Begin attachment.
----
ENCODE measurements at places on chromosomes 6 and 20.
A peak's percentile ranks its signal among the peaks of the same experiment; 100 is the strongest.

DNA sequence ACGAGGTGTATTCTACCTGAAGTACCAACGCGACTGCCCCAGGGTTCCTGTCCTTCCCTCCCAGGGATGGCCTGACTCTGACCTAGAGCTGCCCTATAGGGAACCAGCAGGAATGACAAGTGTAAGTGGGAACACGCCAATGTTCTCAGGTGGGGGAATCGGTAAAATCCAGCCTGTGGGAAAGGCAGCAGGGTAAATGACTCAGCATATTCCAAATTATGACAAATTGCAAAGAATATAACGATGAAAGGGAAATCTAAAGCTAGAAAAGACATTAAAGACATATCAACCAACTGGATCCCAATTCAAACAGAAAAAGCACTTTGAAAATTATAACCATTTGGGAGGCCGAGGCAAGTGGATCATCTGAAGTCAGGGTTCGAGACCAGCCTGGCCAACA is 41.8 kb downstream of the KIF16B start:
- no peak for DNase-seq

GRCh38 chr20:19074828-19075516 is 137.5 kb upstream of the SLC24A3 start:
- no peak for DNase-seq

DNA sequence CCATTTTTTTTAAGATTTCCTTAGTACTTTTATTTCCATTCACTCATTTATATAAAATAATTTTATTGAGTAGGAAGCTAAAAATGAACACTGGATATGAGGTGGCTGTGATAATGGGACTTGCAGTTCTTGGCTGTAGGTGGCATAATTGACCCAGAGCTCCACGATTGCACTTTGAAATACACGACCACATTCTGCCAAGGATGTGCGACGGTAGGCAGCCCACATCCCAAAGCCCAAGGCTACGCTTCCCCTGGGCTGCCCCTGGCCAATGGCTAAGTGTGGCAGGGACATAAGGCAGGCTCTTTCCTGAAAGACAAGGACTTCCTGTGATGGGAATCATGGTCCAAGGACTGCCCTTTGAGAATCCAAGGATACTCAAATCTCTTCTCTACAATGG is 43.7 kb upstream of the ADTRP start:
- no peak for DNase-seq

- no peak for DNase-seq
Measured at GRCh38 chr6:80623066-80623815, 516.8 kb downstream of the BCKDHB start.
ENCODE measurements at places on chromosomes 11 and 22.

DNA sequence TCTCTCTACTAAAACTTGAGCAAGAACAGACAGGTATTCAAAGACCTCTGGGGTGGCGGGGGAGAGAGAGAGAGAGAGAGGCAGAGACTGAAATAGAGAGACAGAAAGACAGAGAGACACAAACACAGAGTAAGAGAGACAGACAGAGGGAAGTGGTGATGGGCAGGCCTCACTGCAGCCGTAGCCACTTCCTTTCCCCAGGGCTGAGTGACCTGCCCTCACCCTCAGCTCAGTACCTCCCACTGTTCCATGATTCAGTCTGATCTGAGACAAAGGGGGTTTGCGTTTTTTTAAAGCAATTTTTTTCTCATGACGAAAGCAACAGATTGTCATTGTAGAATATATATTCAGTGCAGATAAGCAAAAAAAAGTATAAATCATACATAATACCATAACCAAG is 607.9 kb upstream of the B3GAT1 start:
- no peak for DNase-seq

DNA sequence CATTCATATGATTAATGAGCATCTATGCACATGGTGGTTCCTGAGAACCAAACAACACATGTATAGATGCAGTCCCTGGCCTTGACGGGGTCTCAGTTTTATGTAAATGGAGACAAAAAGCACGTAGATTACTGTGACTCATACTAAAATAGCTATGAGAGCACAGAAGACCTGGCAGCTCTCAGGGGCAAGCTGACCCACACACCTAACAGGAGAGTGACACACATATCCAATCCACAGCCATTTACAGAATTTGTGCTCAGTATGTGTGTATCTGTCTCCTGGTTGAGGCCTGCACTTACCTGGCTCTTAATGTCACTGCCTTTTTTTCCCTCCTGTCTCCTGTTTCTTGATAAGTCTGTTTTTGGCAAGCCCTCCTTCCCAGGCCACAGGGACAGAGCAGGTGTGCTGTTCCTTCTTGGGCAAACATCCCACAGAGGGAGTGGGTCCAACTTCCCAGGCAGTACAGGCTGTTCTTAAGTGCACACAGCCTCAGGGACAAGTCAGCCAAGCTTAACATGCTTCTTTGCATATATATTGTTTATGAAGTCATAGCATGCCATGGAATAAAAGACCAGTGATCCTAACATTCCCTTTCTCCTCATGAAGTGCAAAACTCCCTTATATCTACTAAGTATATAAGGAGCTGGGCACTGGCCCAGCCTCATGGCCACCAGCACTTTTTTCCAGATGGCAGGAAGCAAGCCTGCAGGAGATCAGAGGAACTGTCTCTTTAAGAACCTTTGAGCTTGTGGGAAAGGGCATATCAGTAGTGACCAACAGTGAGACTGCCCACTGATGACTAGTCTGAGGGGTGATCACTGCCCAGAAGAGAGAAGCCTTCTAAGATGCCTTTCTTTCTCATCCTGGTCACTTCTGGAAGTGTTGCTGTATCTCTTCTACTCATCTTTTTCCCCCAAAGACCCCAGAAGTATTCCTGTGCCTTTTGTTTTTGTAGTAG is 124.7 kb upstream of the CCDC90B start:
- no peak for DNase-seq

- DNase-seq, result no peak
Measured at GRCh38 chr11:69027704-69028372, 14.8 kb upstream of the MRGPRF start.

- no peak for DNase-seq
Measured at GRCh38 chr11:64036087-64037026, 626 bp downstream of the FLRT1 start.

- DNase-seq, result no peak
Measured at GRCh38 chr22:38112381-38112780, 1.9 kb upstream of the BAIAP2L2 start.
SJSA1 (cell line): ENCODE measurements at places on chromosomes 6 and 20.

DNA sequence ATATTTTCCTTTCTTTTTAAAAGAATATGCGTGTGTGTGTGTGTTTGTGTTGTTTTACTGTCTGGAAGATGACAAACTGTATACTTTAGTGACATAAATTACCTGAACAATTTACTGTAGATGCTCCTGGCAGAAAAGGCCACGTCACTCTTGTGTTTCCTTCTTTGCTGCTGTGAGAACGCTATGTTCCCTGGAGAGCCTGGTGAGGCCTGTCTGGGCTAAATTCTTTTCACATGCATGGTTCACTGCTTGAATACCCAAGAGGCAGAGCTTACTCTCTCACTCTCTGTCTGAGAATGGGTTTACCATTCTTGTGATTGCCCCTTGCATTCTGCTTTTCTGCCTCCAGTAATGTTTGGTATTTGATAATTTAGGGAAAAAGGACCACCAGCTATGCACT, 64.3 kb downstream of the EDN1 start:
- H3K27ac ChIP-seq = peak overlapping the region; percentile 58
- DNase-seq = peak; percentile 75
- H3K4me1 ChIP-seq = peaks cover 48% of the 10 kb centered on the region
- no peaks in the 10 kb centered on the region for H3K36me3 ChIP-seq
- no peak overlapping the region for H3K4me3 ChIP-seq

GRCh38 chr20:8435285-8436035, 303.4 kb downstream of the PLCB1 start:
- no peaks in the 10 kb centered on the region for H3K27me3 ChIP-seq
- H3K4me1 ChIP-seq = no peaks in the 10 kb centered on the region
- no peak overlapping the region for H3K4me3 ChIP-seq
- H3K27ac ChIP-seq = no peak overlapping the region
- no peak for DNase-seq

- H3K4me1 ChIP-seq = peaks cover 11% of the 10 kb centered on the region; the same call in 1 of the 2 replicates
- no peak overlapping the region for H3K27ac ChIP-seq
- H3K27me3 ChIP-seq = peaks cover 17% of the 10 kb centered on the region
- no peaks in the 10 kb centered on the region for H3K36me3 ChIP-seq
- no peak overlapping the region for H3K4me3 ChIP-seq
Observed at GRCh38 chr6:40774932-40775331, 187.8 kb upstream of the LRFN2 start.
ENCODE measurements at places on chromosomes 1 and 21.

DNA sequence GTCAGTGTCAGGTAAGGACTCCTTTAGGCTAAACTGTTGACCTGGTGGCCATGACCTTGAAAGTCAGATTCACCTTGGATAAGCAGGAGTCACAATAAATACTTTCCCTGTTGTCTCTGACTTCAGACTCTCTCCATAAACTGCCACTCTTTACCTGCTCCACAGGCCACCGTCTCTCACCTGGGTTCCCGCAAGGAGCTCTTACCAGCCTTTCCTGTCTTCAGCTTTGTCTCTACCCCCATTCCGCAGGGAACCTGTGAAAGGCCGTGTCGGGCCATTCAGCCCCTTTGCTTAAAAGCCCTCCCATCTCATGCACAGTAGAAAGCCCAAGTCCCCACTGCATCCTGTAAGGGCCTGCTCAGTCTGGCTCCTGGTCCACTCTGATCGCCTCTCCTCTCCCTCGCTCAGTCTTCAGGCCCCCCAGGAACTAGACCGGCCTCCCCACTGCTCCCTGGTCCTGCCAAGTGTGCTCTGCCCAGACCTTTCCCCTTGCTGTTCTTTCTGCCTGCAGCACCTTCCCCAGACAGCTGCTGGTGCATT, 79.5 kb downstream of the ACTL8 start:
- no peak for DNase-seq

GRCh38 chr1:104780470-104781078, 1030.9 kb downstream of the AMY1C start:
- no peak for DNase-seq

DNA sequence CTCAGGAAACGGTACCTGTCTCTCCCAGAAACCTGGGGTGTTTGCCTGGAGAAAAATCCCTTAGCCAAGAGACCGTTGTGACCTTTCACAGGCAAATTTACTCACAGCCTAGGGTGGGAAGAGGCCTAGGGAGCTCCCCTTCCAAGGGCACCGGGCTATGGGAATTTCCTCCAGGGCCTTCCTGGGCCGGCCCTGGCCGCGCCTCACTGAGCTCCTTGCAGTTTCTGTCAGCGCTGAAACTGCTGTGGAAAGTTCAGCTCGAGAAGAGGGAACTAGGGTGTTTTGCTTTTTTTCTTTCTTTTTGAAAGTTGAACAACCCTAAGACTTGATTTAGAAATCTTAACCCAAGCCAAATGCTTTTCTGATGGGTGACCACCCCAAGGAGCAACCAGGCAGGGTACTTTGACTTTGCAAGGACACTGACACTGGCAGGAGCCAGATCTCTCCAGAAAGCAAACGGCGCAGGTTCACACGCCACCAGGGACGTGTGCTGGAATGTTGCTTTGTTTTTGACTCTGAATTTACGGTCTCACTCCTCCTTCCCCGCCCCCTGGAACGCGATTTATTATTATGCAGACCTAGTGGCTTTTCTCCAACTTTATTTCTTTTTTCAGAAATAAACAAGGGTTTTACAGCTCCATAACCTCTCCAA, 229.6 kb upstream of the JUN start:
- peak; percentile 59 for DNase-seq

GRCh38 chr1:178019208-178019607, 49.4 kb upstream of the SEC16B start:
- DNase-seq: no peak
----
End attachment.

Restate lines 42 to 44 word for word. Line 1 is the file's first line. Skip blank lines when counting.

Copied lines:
DNA sequence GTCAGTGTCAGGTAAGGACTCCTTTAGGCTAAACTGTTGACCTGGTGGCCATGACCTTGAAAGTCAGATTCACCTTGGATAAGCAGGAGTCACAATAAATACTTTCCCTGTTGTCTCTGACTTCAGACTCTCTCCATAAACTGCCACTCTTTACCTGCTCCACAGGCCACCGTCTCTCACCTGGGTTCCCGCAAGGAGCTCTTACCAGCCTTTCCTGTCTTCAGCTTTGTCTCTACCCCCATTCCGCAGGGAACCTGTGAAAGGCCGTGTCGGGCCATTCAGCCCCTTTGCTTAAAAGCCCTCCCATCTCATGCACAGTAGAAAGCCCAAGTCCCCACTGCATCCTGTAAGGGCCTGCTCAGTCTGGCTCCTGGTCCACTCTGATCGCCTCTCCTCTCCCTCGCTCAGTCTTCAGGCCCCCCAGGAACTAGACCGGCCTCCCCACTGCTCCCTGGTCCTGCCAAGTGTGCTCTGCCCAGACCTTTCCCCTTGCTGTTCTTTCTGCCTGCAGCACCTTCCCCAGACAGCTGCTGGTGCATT, 79.5 kb downstream of the ACTL8 start:
- no peak for DNase-seq

GRCh38 chr1:104780470-104781078, 1030.9 kb downstream of the AMY1C start: